Additional posts will look at the Southwest, Northwest, Alaska, Islands, and Coasts.  The seven sectors addressed in the report are:  Water Resources, Energy Supply and Use, Transportation, Agriculture, Ecosystems, Human Health, and Society.

See related posts:

Part 1:  “Global Climate Change Impacts in the US”—Report Overview (Part 1 of a series)

Part 2:  Climate change in our backyards:  the Northeast

Part 3:  Climate change in our backyards:  the Southeast

Part 4:  Climate change impacts in our backyards:  the Midwest


Primary Source:  Global Climate Change Impacts in the United States.  See the full, very-accessibly-written report for a more extensive discussion, including a substantial complement of graphics.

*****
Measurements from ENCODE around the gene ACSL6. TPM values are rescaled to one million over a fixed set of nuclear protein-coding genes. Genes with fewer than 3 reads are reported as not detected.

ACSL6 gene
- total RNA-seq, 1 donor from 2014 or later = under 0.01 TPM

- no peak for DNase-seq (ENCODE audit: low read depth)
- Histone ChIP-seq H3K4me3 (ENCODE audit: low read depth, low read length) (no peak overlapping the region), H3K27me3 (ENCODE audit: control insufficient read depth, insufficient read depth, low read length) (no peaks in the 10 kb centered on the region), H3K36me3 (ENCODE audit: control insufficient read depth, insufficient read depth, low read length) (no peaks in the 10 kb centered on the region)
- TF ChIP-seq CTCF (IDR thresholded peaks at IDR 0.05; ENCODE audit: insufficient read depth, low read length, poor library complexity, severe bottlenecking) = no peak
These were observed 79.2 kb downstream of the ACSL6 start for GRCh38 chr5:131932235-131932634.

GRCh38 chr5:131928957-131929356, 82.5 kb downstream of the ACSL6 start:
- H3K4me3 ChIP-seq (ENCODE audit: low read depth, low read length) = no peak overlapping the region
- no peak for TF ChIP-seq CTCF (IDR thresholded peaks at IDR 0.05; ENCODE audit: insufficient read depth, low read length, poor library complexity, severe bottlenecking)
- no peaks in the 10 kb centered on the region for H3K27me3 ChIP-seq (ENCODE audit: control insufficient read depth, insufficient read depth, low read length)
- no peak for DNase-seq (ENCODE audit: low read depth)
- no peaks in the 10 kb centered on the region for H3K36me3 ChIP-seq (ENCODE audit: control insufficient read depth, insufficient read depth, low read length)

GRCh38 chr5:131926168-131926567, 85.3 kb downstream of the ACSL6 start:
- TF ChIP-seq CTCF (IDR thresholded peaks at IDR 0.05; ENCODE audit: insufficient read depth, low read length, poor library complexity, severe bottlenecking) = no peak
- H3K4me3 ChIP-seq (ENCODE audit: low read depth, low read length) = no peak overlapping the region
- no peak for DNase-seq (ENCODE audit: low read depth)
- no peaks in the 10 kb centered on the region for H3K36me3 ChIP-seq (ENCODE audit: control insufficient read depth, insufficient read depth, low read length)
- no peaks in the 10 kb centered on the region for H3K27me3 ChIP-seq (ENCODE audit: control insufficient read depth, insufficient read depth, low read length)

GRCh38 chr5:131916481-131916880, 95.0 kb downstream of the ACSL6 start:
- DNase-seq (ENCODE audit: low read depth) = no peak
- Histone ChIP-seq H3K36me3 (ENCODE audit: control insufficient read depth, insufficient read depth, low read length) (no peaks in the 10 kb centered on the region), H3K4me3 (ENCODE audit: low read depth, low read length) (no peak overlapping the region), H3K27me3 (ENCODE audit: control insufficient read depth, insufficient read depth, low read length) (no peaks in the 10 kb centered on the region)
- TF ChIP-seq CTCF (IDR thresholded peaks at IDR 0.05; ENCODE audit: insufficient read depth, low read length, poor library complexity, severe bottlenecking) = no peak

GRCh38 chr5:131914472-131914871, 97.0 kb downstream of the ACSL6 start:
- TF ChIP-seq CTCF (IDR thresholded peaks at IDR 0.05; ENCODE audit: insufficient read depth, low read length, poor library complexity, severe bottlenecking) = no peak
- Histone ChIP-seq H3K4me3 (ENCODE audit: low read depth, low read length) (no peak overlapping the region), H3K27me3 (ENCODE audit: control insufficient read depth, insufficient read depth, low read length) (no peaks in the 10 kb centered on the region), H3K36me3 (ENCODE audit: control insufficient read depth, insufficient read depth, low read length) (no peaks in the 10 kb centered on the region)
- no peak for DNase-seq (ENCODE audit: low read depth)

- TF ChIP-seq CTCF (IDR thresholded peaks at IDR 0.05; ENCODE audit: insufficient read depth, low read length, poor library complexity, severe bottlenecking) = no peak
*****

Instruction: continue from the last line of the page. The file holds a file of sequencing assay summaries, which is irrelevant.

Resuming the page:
Union of Concerned Scientists (UCS):  Backgrounder on the Great Plains

Ojima, D and J. M. Lackett, 2002.  PREPARING FOR A CHANGING CLIMATE:  The Potential Consequences of Climate Variability and Change (Note: This Central Great Plains Climate Change Impacts Assessment is one of approximately 20 regional climate change reports produced as part of the US National Assessment of the Potential Consequences of Climate Variability and Change, meeting the requirement of the US Global Change Research Act.)